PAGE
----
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Re: Pronouns in Kalon

From:Joe <joe@...>
Date:Tuesday, February 10, 2004, 22:17
Nik Taylor wrote:

>Joe wrote: > > >>ka- Family >>nu - Friend >>ho - Aquaintance >>le - Known of >>na - unknown >>So, the pronoun 'okanuto-u' means 'I'(when adressee is a friend). It is >>possible to reduce this simply to 'okanu'(when no-one else is involved >>from your family). Or, in some cases, merely 'kanu'(Lit. '(a) >>person/people from my family who is/are your friend(s)') >> >> > >So, wouldn't this mean that first person pronouns would, by default, >*always* have ka-? Wouldn't it make more sense for that morpheme to >relate to the relationship between speaker and addressee. Thus, "I", >when speaking to a friend, would be onutou, to a family member, okatou, >to a stranger onatou, etc. > >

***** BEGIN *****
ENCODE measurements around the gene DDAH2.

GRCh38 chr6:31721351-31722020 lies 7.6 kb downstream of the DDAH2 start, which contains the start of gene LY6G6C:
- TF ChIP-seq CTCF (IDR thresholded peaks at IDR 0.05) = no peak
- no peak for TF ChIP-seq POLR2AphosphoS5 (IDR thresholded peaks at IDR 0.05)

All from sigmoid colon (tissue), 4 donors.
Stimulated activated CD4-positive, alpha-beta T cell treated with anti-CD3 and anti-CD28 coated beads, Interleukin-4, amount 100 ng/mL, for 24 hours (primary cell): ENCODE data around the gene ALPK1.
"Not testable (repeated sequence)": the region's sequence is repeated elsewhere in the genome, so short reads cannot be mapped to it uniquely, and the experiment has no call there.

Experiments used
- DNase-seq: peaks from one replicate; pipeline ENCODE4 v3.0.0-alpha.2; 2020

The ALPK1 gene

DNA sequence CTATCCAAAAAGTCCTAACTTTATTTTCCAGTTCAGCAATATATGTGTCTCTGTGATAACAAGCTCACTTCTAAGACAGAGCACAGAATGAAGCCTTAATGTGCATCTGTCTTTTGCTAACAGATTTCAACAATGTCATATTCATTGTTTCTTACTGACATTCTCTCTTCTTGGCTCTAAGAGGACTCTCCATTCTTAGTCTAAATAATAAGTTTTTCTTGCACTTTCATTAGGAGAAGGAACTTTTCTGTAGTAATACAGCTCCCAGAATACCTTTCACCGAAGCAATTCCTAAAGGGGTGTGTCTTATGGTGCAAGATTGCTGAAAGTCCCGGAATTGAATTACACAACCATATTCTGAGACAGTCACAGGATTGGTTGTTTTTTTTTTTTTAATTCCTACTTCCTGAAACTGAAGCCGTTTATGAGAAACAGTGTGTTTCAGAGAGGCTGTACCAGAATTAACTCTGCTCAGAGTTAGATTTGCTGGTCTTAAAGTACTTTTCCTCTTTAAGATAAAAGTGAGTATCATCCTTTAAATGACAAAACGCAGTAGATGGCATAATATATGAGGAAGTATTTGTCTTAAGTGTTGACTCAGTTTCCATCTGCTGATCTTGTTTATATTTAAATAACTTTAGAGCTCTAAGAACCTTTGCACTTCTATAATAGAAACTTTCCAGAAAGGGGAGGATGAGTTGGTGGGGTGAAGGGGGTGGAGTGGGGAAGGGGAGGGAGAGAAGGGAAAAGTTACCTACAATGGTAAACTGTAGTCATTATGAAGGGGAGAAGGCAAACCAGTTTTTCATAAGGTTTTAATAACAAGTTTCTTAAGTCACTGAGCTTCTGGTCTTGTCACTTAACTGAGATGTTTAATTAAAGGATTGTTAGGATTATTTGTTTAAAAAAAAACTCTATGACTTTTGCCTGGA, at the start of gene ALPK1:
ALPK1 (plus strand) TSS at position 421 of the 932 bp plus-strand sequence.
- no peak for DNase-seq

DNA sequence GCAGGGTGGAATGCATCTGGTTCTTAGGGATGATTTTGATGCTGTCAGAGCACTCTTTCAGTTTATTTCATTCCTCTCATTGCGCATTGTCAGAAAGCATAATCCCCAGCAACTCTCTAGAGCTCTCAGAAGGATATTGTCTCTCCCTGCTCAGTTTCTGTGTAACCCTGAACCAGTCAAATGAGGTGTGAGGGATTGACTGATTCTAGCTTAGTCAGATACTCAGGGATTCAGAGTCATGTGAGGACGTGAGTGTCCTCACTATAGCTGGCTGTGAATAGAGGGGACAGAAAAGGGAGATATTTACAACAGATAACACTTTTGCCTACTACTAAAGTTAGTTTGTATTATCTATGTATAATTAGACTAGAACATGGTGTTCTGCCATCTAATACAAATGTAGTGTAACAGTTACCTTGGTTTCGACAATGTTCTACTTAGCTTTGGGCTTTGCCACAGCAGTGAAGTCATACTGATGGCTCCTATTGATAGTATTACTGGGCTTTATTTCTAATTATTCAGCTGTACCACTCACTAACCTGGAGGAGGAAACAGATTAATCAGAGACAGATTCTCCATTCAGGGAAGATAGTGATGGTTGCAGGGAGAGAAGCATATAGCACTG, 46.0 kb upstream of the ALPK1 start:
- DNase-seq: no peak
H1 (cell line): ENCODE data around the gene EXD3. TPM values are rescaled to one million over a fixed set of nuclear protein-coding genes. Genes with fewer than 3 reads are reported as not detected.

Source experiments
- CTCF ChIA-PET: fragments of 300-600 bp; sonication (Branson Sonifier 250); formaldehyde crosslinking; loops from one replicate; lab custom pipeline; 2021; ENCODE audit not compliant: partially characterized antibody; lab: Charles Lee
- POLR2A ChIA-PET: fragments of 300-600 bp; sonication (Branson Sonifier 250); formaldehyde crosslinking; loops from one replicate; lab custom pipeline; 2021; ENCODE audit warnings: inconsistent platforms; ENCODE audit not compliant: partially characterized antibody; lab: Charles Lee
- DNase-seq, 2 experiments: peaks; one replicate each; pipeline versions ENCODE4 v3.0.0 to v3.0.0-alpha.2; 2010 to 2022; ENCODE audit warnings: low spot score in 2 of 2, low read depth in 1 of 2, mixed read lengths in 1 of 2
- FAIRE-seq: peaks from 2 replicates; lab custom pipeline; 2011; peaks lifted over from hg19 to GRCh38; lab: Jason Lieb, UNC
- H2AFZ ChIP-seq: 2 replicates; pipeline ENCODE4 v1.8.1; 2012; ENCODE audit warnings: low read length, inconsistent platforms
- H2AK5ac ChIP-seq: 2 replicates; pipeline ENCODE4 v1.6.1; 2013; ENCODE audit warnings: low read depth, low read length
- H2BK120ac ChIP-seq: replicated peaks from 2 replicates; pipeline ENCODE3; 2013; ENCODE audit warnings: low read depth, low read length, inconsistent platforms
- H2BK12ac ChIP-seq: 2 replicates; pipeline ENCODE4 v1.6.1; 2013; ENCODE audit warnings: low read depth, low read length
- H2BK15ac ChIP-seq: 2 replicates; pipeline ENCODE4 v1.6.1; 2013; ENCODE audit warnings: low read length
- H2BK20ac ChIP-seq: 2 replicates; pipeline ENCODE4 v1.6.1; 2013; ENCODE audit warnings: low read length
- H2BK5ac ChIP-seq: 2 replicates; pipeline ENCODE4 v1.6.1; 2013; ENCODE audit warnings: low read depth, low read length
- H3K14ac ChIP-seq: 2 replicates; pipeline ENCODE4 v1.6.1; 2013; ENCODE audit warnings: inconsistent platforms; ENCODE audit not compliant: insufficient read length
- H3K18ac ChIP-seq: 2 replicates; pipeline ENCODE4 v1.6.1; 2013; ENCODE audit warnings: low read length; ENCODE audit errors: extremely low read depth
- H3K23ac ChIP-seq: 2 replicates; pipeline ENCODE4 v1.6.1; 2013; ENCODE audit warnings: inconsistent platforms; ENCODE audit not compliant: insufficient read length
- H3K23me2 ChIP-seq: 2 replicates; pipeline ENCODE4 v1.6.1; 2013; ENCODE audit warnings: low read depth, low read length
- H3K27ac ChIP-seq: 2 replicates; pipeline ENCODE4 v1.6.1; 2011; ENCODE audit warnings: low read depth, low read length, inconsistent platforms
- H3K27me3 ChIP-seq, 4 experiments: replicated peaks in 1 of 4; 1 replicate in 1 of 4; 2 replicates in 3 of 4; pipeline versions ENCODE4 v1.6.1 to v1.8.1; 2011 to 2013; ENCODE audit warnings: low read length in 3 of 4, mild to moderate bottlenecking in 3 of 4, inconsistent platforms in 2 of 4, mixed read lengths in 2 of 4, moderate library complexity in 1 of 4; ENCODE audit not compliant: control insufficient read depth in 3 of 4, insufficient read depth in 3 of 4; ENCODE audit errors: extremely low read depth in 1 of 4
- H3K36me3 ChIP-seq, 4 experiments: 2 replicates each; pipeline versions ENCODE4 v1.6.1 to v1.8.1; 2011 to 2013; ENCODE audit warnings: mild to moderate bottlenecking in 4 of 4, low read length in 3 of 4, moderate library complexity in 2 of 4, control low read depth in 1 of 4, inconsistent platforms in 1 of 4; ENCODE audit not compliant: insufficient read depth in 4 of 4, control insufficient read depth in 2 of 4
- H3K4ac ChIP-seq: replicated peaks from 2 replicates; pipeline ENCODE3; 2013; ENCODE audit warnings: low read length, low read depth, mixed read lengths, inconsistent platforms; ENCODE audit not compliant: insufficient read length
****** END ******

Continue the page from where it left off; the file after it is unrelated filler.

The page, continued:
Well, that relationship is expressed in the third morpheme, but it's not always 'ka'. It's traditional for a widow(er) to refer to herself as 'le-', in which case 'I' would be(in its full form) olenuto-i. Equally, people trying to be self-critical will use 'na-'. (onanuto-u).
>What about plurals? How would I refer to a group where some are family >members, some friends, and some people you don't know? Pe-?-pie (I'm >guessing that the -e would be used in mixed-gender groups) > > >
I'm thinking you'd probably use the 'known' form - pelekapi-e. It's considered very bad form to address someone as 'na-', and over-familiar, if you don't know them well enough, to address them as 'nu-' or even 'ho-'. People very rarely get offended by 'le-'.